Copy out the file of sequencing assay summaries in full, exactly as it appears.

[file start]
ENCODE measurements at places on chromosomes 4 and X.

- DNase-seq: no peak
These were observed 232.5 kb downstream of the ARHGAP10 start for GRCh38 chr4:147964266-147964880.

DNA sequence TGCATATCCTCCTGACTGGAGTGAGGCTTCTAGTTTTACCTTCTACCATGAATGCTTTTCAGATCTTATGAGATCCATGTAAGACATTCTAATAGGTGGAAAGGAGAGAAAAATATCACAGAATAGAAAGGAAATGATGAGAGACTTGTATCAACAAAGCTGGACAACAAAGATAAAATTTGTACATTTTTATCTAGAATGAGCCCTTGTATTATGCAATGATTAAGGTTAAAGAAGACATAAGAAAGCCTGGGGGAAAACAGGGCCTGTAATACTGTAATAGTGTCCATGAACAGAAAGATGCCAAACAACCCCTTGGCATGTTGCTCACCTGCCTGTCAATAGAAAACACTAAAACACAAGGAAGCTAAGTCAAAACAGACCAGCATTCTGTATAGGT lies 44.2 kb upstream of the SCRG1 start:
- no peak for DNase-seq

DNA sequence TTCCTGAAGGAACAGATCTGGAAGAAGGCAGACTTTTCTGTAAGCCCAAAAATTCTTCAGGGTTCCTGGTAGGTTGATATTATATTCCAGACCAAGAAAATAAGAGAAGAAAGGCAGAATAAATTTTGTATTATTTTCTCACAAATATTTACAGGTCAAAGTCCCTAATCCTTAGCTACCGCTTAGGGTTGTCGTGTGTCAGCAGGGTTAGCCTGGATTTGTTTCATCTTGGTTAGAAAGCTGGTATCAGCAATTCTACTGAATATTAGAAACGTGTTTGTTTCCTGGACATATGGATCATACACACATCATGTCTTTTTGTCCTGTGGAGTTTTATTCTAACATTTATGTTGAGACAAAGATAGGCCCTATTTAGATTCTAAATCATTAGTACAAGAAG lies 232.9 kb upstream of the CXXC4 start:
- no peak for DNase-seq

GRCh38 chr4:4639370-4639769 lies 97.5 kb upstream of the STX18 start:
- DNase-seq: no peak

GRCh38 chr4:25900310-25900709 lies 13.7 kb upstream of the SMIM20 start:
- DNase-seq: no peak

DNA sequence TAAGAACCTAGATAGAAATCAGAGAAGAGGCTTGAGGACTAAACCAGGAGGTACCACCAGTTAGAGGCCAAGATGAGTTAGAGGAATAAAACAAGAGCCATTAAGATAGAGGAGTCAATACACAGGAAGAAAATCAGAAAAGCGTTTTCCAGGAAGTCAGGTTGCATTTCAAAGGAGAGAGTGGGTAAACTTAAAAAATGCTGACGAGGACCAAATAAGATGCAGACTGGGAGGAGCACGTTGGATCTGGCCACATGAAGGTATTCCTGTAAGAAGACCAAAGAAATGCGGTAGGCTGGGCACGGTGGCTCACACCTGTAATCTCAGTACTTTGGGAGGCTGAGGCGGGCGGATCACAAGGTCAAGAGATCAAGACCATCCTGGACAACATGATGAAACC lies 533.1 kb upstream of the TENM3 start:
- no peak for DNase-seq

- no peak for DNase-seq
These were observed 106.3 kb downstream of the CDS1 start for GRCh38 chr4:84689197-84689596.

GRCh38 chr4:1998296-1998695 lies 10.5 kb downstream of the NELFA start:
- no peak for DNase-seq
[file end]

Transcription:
ENCODE measurements at places on chromosomes 4 and X.

- DNase-seq: no peak
These were observed 232.5 kb downstream of the ARHGAP10 start for GRCh38 chr4:147964266-147964880.

DNA sequence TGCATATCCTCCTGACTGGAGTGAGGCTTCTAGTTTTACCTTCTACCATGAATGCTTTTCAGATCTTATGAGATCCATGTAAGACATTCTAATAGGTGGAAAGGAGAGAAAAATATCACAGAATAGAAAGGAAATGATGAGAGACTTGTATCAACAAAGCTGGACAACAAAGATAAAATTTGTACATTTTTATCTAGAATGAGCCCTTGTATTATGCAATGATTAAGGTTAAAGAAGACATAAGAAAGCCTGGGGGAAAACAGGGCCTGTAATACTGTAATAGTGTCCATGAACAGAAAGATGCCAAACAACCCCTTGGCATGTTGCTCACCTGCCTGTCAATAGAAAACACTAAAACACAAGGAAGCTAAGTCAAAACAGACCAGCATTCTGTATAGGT lies 44.2 kb upstream of the SCRG1 start:
- no peak for DNase-seq

DNA sequence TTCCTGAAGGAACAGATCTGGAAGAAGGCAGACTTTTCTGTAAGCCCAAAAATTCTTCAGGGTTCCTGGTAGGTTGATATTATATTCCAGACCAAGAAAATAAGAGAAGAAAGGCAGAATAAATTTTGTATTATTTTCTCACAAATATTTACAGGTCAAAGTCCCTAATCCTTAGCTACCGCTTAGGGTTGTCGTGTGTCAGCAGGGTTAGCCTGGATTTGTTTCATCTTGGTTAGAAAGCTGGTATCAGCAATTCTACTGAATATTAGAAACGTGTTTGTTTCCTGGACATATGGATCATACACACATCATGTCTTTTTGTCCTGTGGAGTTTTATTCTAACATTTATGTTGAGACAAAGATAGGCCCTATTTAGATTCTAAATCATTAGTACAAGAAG lies 232.9 kb upstream of the CXXC4 start:
- no peak for DNase-seq

GRCh38 chr4:4639370-4639769 lies 97.5 kb upstream of the STX18 start:
- DNase-seq: no peak

GRCh38 chr4:25900310-25900709 lies 13.7 kb upstream of the SMIM20 start:
- DNase-seq: no peak

DNA sequence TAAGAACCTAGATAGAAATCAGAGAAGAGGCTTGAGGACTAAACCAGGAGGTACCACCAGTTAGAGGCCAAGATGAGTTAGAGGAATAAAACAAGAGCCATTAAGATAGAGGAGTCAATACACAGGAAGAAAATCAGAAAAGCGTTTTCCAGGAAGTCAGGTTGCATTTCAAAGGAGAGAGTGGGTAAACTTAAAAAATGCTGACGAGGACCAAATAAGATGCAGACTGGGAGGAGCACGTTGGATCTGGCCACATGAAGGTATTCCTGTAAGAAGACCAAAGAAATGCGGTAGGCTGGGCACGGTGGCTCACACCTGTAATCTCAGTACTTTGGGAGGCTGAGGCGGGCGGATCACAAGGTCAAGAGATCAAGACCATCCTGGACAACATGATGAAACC lies 533.1 kb upstream of the TENM3 start:
- no peak for DNase-seq

- no peak for DNase-seq
These were observed 106.3 kb downstream of the CDS1 start for GRCh38 chr4:84689197-84689596.

GRCh38 chr4:1998296-1998695 lies 10.5 kb downstream of the NELFA start:
- no peak for DNase-seq